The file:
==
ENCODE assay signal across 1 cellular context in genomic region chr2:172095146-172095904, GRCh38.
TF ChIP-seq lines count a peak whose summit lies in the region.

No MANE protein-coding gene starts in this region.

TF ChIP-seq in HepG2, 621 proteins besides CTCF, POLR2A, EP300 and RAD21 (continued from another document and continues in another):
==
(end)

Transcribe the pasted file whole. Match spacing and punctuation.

ENCODE assay signal across 1 cellular context in genomic region chr2:172095146-172095904, GRCh38.
TF ChIP-seq lines count a peak whose summit lies in the region.

No MANE protein-coding gene starts in this region.

TF ChIP-seq in HepG2, 621 proteins besides CTCF, POLR2A, EP300 and RAD21 (continued from another document and continues in another):